Bill Flitter is chief marketing officer for Pheedo, a company offering blog and feed marketing services. Flitter recently sold an in-post placement to agency ID Media, which was working on behalf of a large automotive client that preferred not to be named. The ad has all the same elements a regular post would have, including comments and trackbacks (define). Flitter promised to offer a measure of its effectiveness by monitoring that post's search ranking. The better the ranking, the better the ad can be said to perform.
It's an unorthodox approach to measuring in-post ads, but ID Media clicked with it right away, Flitter said. That's partly because search rankings are such a familiar concept. It helped him sell the ad.
The Gawker Media network of blogs handles in-post placements in a very casual way. Its homegrown sponsor shout-outs are conveyed in the editor's voice, making their impact potentially larger than other placements. Gawker CEO Nick Denton says the company doesn't directly sell these mentions, but it's certainly part of its value proposition to advertisers.
Who integrates in-post ads with on-page ads, from a buying and reporting perspective? No one, yet. But new tools will emerge to meet that demand, according to FeedBurner CEO Dick Costolo. FeedBurner creates feeds for publisher clients, offering enhancements and reporting on distribution.
"I think there will be more third party tools," he said. "Just as there's AdSense for your blog, [other blog ad units] will very much mirror that sort of process. There will be more third parties, and we'll be one of them, that let publishers create programs and we'll do the rest."
Currently, however, there's a significant reporting problem created by the burgeoning use of feed aggregators.
The Trouble With Feeds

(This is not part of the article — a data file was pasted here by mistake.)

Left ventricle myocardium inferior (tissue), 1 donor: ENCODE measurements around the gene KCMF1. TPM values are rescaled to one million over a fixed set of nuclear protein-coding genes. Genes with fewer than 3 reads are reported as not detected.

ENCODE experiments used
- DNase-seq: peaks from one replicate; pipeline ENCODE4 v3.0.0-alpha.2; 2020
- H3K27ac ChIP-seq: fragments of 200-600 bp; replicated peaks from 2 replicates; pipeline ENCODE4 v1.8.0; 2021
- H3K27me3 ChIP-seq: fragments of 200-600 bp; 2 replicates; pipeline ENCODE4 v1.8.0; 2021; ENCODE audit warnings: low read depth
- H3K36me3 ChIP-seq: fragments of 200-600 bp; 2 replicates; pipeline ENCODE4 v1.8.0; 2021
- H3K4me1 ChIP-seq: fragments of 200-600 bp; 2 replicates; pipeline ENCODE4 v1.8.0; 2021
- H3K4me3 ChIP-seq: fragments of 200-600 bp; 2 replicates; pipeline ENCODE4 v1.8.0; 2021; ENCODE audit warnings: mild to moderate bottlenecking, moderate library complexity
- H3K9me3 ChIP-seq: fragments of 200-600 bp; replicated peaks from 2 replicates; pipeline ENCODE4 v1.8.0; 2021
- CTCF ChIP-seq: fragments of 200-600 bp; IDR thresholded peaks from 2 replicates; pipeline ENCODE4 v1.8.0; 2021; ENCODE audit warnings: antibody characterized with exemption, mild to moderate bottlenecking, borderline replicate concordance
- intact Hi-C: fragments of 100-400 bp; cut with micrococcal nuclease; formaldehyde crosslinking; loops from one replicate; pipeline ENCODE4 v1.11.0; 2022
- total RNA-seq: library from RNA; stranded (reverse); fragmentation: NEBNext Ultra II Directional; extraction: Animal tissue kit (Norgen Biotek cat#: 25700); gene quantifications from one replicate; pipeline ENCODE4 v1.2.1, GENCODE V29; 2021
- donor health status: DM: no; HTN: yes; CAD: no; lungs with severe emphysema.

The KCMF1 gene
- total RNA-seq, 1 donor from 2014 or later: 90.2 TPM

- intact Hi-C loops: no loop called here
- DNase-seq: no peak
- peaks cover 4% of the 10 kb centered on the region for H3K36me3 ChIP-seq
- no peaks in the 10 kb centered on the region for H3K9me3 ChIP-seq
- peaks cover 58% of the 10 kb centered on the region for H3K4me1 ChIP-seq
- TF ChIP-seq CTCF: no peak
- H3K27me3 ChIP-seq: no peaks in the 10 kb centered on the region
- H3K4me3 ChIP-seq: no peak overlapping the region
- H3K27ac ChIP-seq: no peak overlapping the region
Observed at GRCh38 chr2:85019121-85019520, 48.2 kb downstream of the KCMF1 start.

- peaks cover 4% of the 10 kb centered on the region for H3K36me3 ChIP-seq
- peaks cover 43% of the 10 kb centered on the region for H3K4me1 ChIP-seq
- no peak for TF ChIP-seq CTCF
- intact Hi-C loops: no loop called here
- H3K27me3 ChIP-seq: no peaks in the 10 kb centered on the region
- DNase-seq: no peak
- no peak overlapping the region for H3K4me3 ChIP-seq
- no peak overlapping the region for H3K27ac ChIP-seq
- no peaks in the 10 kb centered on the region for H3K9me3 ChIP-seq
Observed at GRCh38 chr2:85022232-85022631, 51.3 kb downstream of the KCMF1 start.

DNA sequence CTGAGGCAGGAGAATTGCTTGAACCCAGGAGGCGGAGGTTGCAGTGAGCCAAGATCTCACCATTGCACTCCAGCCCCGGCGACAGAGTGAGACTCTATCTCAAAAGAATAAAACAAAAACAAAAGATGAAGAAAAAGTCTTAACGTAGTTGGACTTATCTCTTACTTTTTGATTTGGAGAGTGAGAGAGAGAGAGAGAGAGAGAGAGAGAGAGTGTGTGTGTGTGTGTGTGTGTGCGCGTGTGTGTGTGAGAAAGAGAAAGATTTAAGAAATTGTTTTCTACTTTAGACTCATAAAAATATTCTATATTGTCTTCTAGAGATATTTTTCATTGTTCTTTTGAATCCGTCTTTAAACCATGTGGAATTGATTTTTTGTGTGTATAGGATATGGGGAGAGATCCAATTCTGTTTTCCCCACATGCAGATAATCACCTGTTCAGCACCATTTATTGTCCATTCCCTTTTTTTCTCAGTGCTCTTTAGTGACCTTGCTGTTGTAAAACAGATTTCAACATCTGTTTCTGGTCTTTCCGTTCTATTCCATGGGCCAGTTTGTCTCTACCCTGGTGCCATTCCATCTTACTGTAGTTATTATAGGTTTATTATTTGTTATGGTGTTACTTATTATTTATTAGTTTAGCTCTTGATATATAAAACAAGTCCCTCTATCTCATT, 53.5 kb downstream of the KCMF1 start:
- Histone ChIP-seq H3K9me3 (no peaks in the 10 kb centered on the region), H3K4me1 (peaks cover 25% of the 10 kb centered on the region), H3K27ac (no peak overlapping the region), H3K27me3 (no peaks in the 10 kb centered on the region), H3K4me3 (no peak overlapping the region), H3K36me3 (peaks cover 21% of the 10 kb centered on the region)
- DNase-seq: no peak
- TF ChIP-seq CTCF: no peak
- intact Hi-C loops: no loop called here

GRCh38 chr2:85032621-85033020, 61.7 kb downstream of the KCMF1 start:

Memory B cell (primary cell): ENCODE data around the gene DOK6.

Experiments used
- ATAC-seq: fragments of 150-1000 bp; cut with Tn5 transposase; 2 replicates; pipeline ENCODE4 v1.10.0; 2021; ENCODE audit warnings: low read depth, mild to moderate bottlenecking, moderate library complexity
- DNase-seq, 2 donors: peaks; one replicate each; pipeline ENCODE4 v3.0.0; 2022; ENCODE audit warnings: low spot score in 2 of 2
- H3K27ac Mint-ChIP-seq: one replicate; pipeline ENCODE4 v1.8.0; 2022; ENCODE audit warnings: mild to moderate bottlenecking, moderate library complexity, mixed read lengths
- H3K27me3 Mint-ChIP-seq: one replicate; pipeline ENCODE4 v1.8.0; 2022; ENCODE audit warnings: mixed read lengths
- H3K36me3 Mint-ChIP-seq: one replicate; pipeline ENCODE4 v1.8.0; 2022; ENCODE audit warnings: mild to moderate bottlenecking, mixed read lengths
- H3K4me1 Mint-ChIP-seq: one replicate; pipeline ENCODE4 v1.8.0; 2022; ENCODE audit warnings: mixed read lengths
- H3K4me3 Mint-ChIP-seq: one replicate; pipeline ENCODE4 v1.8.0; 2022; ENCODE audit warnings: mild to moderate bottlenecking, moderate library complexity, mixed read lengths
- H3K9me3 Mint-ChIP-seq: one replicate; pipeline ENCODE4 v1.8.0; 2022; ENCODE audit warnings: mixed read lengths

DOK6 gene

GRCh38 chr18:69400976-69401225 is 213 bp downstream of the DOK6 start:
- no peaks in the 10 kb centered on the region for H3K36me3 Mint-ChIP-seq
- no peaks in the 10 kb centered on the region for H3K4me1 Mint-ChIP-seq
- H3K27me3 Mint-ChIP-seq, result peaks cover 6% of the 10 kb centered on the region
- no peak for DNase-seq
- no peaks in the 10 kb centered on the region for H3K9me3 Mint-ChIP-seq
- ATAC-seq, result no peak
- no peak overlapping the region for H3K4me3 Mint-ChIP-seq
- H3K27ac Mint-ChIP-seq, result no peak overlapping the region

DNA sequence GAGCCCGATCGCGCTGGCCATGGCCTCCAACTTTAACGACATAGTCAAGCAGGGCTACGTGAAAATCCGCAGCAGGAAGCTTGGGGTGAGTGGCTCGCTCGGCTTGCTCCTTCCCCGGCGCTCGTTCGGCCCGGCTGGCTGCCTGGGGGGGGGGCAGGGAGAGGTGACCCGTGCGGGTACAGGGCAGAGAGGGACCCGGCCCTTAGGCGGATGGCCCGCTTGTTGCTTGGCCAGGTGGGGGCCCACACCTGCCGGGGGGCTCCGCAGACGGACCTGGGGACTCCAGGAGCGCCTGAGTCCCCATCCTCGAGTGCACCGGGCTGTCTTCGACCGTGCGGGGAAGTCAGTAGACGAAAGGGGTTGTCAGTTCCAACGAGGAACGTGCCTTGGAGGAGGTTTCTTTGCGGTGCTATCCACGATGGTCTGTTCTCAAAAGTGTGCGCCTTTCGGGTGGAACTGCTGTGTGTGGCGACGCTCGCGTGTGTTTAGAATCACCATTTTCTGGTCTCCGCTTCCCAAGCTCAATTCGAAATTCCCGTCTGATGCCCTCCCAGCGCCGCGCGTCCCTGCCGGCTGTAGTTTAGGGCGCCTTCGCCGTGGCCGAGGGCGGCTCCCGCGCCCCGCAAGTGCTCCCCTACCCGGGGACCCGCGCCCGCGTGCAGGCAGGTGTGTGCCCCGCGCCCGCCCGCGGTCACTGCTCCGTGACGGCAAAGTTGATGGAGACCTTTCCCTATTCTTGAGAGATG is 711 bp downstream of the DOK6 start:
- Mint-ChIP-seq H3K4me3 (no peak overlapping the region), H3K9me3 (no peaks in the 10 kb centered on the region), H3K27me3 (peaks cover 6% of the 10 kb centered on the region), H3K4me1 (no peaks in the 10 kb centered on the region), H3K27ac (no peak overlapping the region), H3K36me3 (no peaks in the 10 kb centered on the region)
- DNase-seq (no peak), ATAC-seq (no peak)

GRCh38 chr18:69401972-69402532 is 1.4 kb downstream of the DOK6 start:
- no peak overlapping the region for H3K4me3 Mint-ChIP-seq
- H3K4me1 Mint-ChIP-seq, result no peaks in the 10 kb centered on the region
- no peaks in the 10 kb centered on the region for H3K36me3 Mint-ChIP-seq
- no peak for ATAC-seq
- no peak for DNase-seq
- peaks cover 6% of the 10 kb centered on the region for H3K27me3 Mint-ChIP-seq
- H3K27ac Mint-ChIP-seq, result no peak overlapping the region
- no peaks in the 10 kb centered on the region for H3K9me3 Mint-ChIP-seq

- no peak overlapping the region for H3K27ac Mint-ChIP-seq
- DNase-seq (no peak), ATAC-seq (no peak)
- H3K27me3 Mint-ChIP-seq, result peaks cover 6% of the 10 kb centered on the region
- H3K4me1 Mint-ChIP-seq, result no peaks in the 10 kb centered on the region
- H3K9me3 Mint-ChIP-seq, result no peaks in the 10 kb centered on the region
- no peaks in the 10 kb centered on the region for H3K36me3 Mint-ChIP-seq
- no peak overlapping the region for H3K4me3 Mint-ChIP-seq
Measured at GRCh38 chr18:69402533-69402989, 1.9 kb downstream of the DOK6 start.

For publishers selling ads within feeds, the RSS aggregator phenomenon poses a problem -- namely that it's still hard to sort genuine page views from robotic server hits. That's because feed readers tap publisher servers at varying rates, and because users may not even read a post that's been called up by their aggregator. Therefore, while bloggers can use services like FeedBurner to identify their total number of RSS subscribers, they can't get an accurate read on page views.
"We don't count hits from aggregators, which means we're probably undercounting page views by 20 to 25 percent," said Denton. "Up until recently, it hasn't been significant enough to warrant tracking that closely, but we're going to have to do something about it."
What will that something be? He doesn't know. Meanwhile, the providers of RSS-based services are improving their abilities to track syndicated feeds. FeedBurner's Costolo said the company is getting better at reporting not only the number of subscriptions, but also user actions.
"We measure how widely subscribed particular feeds are for publishers that are using us," he said. "We're also starting to measure the number of times items are fed and read." FeedBurner plans to offer a single pixel tracking mechanism for individual posts via a premium feature.
Eager as he is to fix it, Gawker's Denton isn't looking for a quick solution to his RSS page view problem. That's because he doesn't want to run the risk of overcorrecting. "We're underselling, but we'd rather be conservative," he said.
Not Just Like Any Other Site
The debates over the numbers and the technical aspects are fairly straightforward, but they miss a deeper debate that's going on over the nature of blogs and the communities that form around them. According to some blogging and ad sales experts, the marketing value of a media buy on blogs may be obscured by traditional reporting metrics.